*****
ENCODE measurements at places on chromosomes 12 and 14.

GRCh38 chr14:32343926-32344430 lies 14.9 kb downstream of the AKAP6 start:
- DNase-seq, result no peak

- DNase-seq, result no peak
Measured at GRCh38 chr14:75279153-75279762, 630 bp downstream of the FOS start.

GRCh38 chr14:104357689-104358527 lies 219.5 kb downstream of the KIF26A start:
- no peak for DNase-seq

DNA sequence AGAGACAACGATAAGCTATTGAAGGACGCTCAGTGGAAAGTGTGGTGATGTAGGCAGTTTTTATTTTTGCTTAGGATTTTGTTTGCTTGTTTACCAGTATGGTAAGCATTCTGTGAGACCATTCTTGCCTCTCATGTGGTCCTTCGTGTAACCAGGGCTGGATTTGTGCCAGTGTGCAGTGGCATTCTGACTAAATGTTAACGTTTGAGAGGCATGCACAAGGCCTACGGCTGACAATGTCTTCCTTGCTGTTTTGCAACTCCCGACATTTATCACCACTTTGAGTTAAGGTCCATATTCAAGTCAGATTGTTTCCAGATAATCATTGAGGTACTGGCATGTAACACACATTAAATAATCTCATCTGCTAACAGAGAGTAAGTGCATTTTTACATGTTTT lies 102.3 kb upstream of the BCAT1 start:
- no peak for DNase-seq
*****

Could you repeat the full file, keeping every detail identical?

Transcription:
ENCODE measurements at places on chromosomes 12 and 14.

GRCh38 chr14:32343926-32344430 lies 14.9 kb downstream of the AKAP6 start:
- DNase-seq, result no peak

- DNase-seq, result no peak
Measured at GRCh38 chr14:75279153-75279762, 630 bp downstream of the FOS start.

GRCh38 chr14:104357689-104358527 lies 219.5 kb downstream of the KIF26A start:
- no peak for DNase-seq

DNA sequence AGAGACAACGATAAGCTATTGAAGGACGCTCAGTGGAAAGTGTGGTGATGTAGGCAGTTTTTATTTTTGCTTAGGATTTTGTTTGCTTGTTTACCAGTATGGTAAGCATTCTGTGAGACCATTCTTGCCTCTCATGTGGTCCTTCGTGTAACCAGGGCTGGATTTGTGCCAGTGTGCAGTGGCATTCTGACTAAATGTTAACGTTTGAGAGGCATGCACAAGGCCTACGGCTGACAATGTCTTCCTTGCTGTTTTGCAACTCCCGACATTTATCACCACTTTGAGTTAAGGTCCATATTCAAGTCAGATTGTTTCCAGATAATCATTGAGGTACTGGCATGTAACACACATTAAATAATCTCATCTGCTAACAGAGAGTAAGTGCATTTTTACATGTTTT lies 102.3 kb upstream of the BCAT1 start:
- no peak for DNase-seq